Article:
My Dear Heinrich:
I little supposed when I wrote you yesterday that twenty four hours could so completely change my circumstances. Then I was a dweller in the palatial Darwin Hotel, luxuriating in all its magnificence. Now I am hiding in a strange house and trembling for my liberty;—but I will tell you all.
Yesterday morning, after I had disposed by sample of our wool, and had called upon the assayer of ores, but without finding him, to show him the specimens of our mineral discoveries, I returned to the hotel, and there, after obtaining directions from one of the clerks at the “Bureau of Information,” I took the elevated train to the great Central Park.
I shall not pause to describe at length the splendors of this wonderful place; the wild beasts roaming about among the trees, apparently at dangerous liberty, but really inclosed by fine steel wire fences, almost invisible to the eye; the great lakes full of the different water fowl of the world; the air thick with birds distinguished for the sweetness of their song or the brightness of their plumage; the century-old trees, of great size and artistically grouped; beautiful children playing upon the greensward, accompanied by nurses and male servants; the whole scene constituting a holiday picture. Between the trees everywhere I saw the white and gleaming statues of the many hundreds of great men and women who have adorned the history of this country during the last two hundred years—poets, painters, musicians, soldiers, philanthropists, statesmen.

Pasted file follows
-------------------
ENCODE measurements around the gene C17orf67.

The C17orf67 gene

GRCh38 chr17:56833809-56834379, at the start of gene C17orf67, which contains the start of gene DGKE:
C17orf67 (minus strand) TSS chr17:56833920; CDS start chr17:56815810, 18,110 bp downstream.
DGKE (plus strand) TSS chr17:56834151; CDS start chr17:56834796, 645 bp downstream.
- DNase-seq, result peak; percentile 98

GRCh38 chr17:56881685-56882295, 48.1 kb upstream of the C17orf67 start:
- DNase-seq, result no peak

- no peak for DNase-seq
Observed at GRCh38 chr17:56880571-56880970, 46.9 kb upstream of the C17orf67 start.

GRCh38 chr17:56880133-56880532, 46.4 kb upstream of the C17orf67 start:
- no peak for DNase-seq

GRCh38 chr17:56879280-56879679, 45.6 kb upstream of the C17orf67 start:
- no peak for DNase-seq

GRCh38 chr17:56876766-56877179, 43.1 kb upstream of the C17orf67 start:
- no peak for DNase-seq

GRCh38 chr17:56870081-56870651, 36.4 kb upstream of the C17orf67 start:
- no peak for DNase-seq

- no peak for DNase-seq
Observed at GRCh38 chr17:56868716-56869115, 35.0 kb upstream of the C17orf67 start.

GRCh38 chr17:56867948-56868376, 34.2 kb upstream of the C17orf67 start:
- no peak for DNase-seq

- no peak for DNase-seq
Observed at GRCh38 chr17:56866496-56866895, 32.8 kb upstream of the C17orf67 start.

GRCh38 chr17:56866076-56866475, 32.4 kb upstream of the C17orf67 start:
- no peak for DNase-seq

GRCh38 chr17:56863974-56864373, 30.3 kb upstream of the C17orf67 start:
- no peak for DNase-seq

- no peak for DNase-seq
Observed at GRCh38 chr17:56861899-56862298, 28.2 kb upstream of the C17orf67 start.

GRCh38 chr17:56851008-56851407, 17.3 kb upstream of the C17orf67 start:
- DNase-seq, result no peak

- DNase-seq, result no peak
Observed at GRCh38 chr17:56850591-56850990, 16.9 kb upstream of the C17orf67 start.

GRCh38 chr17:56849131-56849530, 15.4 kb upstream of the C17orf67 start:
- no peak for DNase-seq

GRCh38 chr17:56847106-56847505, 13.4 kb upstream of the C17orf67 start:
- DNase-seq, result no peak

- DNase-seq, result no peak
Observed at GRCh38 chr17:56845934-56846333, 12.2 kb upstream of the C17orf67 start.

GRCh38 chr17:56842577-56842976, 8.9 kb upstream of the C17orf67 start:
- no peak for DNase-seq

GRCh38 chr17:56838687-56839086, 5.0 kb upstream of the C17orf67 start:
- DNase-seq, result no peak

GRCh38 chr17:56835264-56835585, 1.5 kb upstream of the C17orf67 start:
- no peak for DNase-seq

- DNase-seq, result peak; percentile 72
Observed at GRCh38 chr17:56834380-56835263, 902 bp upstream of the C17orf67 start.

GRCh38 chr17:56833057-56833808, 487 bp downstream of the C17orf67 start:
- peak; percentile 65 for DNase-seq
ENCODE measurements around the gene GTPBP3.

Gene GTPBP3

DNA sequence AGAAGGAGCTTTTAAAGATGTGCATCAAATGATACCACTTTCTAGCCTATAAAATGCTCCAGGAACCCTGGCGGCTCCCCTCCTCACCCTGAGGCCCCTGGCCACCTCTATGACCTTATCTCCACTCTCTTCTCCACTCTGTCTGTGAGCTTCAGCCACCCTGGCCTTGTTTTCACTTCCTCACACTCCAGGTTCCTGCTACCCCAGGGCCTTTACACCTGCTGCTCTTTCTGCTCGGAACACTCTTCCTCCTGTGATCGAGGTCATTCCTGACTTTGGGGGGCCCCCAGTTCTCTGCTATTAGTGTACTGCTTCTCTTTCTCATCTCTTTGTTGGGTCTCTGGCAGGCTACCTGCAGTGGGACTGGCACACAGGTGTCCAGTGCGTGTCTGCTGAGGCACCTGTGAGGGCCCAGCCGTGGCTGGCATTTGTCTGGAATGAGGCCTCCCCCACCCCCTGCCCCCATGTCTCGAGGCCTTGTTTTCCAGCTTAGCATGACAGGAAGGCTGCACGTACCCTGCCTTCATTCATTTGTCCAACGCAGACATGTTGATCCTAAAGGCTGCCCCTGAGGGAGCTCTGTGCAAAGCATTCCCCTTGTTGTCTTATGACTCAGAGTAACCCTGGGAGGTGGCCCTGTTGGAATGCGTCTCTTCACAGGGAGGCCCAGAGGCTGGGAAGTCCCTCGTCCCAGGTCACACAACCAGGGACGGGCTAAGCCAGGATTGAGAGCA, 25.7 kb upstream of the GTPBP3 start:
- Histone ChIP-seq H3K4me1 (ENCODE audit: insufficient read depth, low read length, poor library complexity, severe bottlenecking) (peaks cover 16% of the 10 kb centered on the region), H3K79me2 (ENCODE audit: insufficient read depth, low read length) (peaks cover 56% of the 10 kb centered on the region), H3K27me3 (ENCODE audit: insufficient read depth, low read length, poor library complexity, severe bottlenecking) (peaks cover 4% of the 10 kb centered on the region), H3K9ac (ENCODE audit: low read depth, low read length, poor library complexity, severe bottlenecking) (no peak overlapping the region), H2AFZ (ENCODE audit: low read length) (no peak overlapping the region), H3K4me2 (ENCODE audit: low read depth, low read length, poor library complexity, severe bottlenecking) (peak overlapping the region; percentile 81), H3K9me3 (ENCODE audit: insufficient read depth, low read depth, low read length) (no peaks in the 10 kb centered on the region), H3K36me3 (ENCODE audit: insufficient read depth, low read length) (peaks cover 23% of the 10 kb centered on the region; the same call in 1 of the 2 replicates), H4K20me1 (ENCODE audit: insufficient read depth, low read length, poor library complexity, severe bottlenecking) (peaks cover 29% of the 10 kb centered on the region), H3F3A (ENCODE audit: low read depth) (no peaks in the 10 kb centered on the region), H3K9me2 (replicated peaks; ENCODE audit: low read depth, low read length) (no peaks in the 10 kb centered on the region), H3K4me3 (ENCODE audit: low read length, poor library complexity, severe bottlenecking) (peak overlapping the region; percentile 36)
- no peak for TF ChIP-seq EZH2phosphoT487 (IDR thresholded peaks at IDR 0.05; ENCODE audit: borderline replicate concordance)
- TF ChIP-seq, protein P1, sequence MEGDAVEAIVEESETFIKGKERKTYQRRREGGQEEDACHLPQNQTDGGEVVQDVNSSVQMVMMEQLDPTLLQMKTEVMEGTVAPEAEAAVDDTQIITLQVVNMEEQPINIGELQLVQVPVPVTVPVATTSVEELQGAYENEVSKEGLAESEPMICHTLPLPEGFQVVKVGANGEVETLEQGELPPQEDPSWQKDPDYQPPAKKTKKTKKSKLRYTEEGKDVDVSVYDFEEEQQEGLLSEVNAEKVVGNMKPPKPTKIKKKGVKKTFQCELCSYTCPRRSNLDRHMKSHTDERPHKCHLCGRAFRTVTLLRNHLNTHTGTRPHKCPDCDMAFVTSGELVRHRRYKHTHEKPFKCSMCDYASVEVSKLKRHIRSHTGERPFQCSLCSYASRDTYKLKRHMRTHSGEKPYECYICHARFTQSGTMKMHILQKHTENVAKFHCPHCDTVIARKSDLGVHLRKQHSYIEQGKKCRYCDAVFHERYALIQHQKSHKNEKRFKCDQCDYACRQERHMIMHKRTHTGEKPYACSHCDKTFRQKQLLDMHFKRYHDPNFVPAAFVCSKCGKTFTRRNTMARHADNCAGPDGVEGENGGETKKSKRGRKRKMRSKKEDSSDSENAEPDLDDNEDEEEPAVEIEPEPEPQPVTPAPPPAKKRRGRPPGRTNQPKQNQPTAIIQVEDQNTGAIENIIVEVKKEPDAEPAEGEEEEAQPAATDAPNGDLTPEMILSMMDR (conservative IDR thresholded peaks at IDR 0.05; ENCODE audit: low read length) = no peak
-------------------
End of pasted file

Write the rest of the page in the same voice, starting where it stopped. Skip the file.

After feasting my eyes for some time upon this charming picture of rural beauty, I left the Park. Soon after I had passed through the outer gate,-guarded by sentinels to exclude the ragged and wretched multitude, but who at the same time gave courteous admission to streams of splendid carriages,—I was startled by loud cries of “Look out there!” I turned and saw a sight which made my blood run cold. A gray-haired, hump-backed beggar, clothed in rags, was crossing the street in front of a pair of handsome horses, attached to a magnificent open carriage. The burly, ill-looking flunkey who, clad in gorgeous livery, was holding the lines, had uttered the cry of warning, but at the same time had made no effort to check the rapid speed of his powerful horses. In an instant the beggar was down under the hoofs of the steeds. The flunkey laughed! I was but a few feet distant on the side-walk, and, quick as thought, I had the horses by their heads and pushed them back upon their haunches. At this moment the beggar, who had been under the feet of the horses, crawled out close to the front wheels of the carriage; and the driver, indignant that anything so contemptible should arrest the progress of his magnificent equipage, struck him a savage blow with his whip, as he was